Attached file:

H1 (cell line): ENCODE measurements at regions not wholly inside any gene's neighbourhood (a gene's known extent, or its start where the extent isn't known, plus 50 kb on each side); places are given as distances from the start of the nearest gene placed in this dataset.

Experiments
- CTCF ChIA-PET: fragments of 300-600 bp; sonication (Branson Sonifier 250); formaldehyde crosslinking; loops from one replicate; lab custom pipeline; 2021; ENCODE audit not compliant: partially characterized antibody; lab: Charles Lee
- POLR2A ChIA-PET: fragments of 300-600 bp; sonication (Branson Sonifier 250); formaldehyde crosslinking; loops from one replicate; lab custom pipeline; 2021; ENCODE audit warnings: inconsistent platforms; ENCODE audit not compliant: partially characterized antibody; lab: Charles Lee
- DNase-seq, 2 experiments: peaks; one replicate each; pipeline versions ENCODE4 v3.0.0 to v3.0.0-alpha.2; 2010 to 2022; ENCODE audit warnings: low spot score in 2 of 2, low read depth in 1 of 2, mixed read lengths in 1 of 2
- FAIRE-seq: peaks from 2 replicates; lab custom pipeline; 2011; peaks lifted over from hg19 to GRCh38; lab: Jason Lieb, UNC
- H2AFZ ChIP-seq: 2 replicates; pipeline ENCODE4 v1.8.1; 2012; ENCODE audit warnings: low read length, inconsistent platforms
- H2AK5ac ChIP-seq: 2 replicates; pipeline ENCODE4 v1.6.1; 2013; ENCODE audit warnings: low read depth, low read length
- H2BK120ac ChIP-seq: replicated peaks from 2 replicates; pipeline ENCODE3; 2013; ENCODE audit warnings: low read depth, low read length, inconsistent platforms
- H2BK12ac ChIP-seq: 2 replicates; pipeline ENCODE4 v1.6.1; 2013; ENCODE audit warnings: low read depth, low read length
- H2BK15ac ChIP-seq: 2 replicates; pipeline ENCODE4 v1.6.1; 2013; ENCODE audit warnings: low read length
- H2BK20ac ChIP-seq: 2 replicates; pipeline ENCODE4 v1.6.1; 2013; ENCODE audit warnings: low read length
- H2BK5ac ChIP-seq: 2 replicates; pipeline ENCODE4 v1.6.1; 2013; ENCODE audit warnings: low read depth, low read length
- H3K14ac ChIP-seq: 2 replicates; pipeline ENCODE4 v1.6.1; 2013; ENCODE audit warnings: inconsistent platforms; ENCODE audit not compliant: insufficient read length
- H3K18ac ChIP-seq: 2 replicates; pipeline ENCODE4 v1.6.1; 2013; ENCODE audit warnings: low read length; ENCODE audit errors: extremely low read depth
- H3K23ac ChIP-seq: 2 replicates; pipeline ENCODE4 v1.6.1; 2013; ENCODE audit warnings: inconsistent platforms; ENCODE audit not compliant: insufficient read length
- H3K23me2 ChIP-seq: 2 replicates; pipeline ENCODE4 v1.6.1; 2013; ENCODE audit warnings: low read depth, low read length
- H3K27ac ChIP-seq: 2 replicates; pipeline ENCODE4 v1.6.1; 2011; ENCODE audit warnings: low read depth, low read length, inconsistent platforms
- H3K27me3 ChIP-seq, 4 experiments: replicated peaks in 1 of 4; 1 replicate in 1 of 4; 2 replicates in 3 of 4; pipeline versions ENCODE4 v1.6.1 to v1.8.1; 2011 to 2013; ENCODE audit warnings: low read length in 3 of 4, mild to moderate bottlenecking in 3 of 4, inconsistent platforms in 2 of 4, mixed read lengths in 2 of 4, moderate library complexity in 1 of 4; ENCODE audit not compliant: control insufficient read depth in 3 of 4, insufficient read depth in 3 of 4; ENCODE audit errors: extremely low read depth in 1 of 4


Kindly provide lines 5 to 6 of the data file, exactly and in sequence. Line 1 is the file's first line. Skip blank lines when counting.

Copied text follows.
- DNase-seq, 2 experiments: peaks; one replicate each; pipeline versions ENCODE4 v3.0.0 to v3.0.0-alpha.2; 2010 to 2022; ENCODE audit warnings: low spot score in 2 of 2, low read depth in 1 of 2, mixed read lengths in 1 of 2
- FAIRE-seq: peaks from 2 replicates; lab custom pipeline; 2011; peaks lifted over from hg19 to GRCh38; lab: Jason Lieb, UNC